Friday, May 16, 2014

When Good People Write Bad Sentences, by Robert Harris

All great writing starts with a sentence. But what is it that makes a sentence great?  Could it be grammar, syntax, style, word choice, information, meaning, common sense, passion etc? According to one author, there is only one rule for writing a great sentence. And this is the rule:  "whether you're Christian, Jew, Muslim, or a disciple of the church of Penn Jillette, when you sit down to write, the Reader is thy god." The rule is certainly thought-provoking but one has to wonder if one rule would be enough for writing a great sentence.

Robert Harris, in his book, "When Good People Write Bad Sentences," offers "12 Steps to Verbal Enlightenment" that can cure any eager to learn "bad writing addict." Besides, the 12 steps don’t just provide solutions to well-known problems in the categories of punctuation, syntax, diction, and style but also help bad writers understand the emotional foundations and psychological forces behind those problems. Harris argues, not without humor, that only with this deep understanding can permanent changes take place. He identifies nine types of ineffective sentences that arise from unexamined emotions and self-destructive needs, and offers an integrated approach which could help writers learn to take a broader and healthier perspective on sentence construction.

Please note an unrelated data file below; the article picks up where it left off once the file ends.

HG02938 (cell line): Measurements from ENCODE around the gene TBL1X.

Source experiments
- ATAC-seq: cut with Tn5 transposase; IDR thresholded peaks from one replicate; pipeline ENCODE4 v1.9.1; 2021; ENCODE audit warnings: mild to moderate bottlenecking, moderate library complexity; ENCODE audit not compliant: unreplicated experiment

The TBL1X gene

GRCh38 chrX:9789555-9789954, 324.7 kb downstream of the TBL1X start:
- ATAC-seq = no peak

When it comes to the malady of writing badly, which he calls "malescribism,"--an uncontrollable urge to write carelessly and unpersuasively--Harris warns that this malady "is no respecter of status, nor does it take into account social, ethnic, or religious orientation." He also notes that malescribes could be black and white, male and female, believer and nonbeliever, liberal and conservative.

Since we all would like to write better sentences consistently, let's look at the advice offered by Robert Harris, and also share some of the great sentences that we have come across in our reading.